Here are a few valuable things I’ve learned about dealing with contractors.
- If it takes more than ten words to describe it, take a picture. This applies most to me when I have lists of changes for my contractors to make. I find that if it takes more than ten words to point out the particular area to work on, or describe what exactly to do with it, it’s ALWAYS, ALWAYS, ALWAYS easier to simply take a screenshot of it and paint over it. In this manner, I can boil thirty big words down to one big red arrow. 🙂 It saves time on your end, it’s easier to understand on their end, and everybody wins.
- Issue shorter contracts. This varies wildly from company to company, but in my experience in working with individual contractors, shorter contracts equals being paid more frequently. I always renew contracts unless I state as far in advance as possible that my needs are ending. I find it tends to motivate the contractors more if they have smaller, more easily digestible chunks of work that come in at a steady clip rather than big fat contracts that take forever to finish. They ALWAYS slow down on big contracts, so I give them short ones so the end is always within reach. It’s never failed me. 🙂
- If you doubt their ability, find someone else. Several times I’ve fallen into a trap where I’m not entirely sure someone can do the job I need to do, but I hire them to do it anyway. I’ve always regretted it. I’m a firm believer in giving someone ONE solid, firm, impossible to misunderstand chance to turn themselves around. If they can’t keep it together then, tell them why and cut them loose. If they were up to the task, they would have done it right the first time. If it took the threat of dismissal to make them perform, what good are they? You can’t rely on always holding them out over a fire to motivate them. Use the time you’d have spent ‘motivating’ them on finding people that function properly.
- Write everything down. There are many reasons for this, the simplest being you forgetting something you said that you needed to remember, and the more serious of which being contractual disputes. I ran into a nasty one of the latter recently where one of my artists was claiming I asked him to do work that I didn’t put in the contract, and naturally he wanted to be paid for it. Fortunately, I managed to set the record straight by finding an email I’d sent him asking him to do the work and telling him I’d pay him more for it, and the followup email of him agreeing to the higher pay.
- Never badmouth a contractor. I’ve never done this and I never intend to. No matter how bad someone may be or act, these are still real people with real lives, just like you. It never pays to burn bridges, even ones that there seems to be no risk in burning. If you run off at the mouth about someone you don’t like and affect their job, that could affect their own ability to put food in their kids’ mouths. Yes, that’s their responsibility and not yours, but why spread bad blood? It’s a bad strategy because it closes off options, no matter which way you cut it. Do unto others…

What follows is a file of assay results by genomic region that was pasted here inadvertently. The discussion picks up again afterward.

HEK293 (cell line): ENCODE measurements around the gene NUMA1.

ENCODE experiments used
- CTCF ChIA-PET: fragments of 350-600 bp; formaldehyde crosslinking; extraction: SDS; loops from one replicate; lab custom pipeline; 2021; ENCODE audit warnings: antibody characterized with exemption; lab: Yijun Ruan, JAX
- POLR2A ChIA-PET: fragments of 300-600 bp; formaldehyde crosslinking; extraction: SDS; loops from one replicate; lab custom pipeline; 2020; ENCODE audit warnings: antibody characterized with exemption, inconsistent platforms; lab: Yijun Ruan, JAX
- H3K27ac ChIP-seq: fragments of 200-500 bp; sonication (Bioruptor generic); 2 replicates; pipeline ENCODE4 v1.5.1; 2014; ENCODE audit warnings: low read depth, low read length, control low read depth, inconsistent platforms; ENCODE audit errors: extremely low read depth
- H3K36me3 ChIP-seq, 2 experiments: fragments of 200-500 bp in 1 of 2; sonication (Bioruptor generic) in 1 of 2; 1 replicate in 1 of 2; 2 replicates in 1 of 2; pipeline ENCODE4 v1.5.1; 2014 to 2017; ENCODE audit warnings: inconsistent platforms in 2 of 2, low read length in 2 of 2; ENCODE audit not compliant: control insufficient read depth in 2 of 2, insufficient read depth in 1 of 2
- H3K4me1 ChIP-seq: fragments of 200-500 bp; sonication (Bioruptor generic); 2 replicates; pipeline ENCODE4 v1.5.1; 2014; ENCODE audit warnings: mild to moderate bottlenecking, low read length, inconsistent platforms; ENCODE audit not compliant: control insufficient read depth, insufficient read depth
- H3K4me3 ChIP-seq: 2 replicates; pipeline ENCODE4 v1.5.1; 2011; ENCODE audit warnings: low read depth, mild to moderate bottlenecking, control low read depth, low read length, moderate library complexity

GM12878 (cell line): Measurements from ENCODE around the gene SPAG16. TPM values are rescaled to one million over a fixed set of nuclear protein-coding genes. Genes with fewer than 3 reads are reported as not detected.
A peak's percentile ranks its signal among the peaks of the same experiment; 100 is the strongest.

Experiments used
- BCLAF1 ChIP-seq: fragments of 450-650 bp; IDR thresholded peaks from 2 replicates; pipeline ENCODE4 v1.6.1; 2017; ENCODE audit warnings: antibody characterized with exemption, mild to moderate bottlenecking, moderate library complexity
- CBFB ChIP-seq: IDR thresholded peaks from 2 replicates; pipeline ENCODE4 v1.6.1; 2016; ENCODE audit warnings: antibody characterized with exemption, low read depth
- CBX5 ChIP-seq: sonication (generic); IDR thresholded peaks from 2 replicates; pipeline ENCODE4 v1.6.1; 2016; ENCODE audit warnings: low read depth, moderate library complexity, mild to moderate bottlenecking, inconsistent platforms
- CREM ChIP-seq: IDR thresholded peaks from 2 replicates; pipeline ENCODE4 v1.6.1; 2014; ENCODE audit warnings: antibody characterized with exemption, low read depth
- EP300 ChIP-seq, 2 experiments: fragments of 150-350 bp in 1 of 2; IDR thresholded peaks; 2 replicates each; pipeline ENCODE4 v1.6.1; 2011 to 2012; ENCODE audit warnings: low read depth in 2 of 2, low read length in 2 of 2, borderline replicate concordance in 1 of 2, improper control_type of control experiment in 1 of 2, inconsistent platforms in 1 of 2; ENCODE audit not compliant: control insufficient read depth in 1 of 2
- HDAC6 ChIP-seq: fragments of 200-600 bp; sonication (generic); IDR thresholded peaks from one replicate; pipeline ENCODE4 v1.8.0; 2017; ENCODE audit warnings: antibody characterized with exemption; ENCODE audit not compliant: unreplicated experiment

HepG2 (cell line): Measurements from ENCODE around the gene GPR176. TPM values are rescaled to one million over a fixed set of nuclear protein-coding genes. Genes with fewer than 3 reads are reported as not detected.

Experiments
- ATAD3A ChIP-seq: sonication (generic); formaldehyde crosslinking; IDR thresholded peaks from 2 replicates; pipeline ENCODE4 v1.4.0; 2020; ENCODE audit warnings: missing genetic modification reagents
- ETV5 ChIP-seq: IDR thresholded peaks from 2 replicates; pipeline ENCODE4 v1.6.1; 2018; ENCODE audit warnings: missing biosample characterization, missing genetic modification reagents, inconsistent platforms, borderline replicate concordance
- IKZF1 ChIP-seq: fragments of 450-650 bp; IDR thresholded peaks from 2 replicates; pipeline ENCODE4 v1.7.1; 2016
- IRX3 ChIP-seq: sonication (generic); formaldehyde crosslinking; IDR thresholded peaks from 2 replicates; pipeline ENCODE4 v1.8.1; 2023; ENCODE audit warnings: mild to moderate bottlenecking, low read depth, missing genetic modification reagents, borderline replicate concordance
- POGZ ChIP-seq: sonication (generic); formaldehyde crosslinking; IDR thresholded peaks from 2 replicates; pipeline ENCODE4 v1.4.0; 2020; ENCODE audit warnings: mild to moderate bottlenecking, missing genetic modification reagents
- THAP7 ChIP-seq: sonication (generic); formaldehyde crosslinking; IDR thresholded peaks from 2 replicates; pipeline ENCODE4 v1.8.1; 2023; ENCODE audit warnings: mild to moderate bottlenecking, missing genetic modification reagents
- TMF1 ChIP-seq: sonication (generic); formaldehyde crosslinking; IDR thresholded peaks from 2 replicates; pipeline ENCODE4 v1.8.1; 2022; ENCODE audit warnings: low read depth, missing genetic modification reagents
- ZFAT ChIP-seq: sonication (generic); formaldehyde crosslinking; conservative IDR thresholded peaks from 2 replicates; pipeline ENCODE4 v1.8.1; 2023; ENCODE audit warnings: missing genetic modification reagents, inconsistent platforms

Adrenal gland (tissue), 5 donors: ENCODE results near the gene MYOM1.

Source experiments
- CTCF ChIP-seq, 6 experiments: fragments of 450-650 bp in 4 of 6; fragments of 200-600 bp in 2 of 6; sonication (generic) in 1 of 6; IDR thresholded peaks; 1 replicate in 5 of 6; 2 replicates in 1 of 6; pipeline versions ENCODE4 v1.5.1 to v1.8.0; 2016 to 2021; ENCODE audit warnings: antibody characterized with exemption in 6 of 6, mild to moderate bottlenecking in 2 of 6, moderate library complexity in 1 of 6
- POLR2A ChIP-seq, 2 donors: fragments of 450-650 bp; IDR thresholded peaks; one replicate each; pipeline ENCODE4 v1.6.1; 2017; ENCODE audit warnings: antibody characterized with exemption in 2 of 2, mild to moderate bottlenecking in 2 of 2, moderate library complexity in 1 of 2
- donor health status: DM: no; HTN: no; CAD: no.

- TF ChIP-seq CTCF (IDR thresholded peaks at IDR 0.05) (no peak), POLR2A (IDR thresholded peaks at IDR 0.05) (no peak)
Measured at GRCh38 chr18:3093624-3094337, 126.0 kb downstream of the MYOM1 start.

- Be careful about promises. I’m a man of my word and I take what I say very seriously, and I want to be a good and reliable boss to my contractors. That being said, I have to be very careful about the things I promise them because development realities are constantly changing, and that’s out of my control. Our budget could be cut tomorrow, we could change an entire feature set, the project could be canned, or we could simply reallocate our other resources to handle needs as they come up. I call it Expectation Management. If you set clear, realistic, conservative expectations, and be damned careful about the promises you make, you’ll be perceived as a better boss than if you promised them the stars and could only give them the moon.
- Always appreciate. Even if someone’s doing a bad job, find that cloud’s silver lining. Be positive and supportive. You won’t gain anything by tearing your people down. If you can find the good in what they do, and talk positively about ways to improve it (but being firm about your expectations) and you’ll get better results than if you rob them of their will to try.
Learning these things has helped me be a more effective manager and improved my ability to deal with people. 🙂
Anyone else have any tips? What about from a contractor’s standpoint?